Antibiotics may cure shyness

Published: July 9, 2008 | 7184th good news item since 2003

Young people and adults who experience social anxiety may benefit from a revolutionary new study being carried out at the University of Sydney.

The study’s lead researcher, Dr Adam Guastella from the University of Sydney’s Brain & Mind Research Institute, said the treatment involves a combination of cognitive-behaviour therapy and d-Cycloserine (DCS), an antibiotic commonly used to treat tuberculosis.

“What is so exciting about this research is that this radical new method of treatment uses DCS to help patients learn to overcome fear faster so that it is less likely to return,” Dr Guastella said. “We use the medication in combination with the best psychological therapy approaches we have to create a top of the line treatment.

“This trial will test how effective DCS is for the everyday mental health professional, and the likelihood that DCS will revolutionise anxiety treatments for the general community.”

Dr Guastella recently led the largest and most comprehensive trial of this medication to treat social anxiety in university clinics, with a team of UNSW and Macquarie researchers. Published in Biological Psychiatry, it is the first international study to provide strong and comprehensive evidence for the benefits of DCS.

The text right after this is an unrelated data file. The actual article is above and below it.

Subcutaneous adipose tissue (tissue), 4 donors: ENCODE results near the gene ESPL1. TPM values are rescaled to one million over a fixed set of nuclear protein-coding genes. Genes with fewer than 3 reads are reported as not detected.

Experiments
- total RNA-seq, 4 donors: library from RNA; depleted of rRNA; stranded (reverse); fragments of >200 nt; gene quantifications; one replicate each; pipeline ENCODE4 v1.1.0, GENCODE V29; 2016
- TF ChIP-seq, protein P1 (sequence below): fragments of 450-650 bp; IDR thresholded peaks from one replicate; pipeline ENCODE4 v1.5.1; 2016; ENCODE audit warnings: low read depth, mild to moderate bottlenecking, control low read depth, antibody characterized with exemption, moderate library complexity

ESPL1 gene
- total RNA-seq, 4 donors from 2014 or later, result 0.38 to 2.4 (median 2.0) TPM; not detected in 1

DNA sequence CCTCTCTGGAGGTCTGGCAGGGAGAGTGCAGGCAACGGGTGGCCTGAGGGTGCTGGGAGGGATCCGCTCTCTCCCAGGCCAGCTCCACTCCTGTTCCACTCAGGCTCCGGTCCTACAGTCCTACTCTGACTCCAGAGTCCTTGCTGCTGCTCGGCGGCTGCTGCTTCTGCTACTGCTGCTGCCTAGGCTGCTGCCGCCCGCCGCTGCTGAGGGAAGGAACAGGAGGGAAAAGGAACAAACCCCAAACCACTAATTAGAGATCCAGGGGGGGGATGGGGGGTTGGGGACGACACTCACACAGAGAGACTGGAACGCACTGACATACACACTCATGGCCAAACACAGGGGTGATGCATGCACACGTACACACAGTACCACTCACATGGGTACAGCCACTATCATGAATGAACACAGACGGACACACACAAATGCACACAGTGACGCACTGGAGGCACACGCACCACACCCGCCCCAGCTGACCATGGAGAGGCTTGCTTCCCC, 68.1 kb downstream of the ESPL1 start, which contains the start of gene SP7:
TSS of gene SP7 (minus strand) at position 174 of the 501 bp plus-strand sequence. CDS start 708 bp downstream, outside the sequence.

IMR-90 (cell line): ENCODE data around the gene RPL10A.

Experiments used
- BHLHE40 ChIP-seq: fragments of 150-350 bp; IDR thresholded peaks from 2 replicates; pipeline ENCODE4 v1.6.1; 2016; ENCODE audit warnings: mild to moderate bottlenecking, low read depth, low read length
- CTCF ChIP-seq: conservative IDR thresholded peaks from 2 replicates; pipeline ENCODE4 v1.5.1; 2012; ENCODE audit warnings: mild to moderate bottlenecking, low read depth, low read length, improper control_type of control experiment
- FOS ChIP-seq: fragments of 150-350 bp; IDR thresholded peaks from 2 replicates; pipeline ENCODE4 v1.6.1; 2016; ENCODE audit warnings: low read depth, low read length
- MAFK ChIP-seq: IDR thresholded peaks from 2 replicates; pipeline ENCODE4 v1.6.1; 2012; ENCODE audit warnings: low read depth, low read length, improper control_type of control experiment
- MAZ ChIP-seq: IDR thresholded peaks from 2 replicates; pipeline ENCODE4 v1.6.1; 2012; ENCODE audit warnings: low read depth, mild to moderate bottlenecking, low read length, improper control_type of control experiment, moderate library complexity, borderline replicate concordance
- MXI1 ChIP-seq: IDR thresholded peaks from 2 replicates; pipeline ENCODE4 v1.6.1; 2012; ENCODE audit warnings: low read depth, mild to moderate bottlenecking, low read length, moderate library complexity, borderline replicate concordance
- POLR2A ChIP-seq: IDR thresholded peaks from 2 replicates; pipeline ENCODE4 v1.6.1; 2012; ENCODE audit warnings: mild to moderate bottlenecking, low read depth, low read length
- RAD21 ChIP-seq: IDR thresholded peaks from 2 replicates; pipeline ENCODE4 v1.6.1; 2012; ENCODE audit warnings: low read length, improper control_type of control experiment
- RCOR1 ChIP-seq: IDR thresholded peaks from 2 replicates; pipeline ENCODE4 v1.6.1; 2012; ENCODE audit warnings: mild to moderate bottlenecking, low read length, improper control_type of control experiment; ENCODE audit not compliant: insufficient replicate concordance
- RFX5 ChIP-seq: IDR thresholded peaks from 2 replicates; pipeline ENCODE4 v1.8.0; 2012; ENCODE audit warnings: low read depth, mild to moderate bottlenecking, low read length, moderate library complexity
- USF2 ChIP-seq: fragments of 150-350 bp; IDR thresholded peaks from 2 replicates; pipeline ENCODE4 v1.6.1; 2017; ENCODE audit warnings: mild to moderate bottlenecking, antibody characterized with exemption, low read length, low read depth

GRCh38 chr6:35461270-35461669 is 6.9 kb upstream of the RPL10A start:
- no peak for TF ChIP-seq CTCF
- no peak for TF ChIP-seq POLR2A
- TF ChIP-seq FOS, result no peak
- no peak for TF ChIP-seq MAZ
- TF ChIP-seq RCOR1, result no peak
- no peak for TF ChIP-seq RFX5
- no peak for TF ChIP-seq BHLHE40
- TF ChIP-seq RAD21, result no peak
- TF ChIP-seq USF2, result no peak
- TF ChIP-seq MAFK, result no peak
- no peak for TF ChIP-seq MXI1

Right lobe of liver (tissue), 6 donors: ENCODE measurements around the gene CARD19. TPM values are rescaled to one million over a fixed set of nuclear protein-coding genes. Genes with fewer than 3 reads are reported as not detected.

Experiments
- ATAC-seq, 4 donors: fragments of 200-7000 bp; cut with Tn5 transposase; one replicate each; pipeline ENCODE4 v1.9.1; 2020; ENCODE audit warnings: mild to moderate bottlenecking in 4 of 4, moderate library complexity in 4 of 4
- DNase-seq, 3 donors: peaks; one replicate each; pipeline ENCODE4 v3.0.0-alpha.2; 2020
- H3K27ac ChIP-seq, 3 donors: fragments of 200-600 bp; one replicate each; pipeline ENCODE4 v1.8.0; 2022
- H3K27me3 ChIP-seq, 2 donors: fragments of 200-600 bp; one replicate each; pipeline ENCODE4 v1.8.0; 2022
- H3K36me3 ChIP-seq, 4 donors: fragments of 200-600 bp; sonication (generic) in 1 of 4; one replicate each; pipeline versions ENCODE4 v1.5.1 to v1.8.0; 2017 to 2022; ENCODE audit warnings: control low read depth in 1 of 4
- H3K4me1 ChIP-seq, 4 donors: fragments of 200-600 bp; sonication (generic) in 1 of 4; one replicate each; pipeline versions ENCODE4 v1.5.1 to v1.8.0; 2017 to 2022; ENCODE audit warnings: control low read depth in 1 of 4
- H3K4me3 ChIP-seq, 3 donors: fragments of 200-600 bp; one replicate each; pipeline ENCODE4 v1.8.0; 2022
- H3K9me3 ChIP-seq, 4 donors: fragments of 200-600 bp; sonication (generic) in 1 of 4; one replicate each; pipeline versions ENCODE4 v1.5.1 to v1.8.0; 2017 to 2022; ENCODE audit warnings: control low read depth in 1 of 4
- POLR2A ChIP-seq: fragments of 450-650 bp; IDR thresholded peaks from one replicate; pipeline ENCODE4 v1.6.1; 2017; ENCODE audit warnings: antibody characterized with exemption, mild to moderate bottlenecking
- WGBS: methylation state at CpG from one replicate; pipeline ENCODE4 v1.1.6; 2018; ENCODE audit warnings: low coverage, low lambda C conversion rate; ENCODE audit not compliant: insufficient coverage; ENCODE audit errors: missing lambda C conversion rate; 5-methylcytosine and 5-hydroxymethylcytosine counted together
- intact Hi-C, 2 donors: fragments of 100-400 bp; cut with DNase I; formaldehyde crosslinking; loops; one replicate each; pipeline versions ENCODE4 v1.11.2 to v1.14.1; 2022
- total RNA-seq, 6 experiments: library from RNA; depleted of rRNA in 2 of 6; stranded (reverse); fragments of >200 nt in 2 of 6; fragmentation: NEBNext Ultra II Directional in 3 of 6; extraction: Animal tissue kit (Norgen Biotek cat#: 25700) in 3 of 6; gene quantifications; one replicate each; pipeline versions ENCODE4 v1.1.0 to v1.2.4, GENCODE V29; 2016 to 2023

“We gave 56 adults either the medication or a placebo immediately before a therapy session. Those who took DCS with psychological treatment showed greater and faster improvement in total wellbeing,” he said.

Dr Guastella said social anxiety typically develops between the age of 12 and 27, and his new treatment trial is aiming to target sufferers from 12 years to 65. “We are hoping to develop a more effective treatment that is likely to have the greatest impact on reducing long-term disability across the lifespan.”

He said research has found that social anxiety in early adulthood can contribute to long-term social isolation and other mental health problems later in life. In the early stages social anxiety often appears as shyness or a fear of being perceived negatively by others.

Published in Science & Technology
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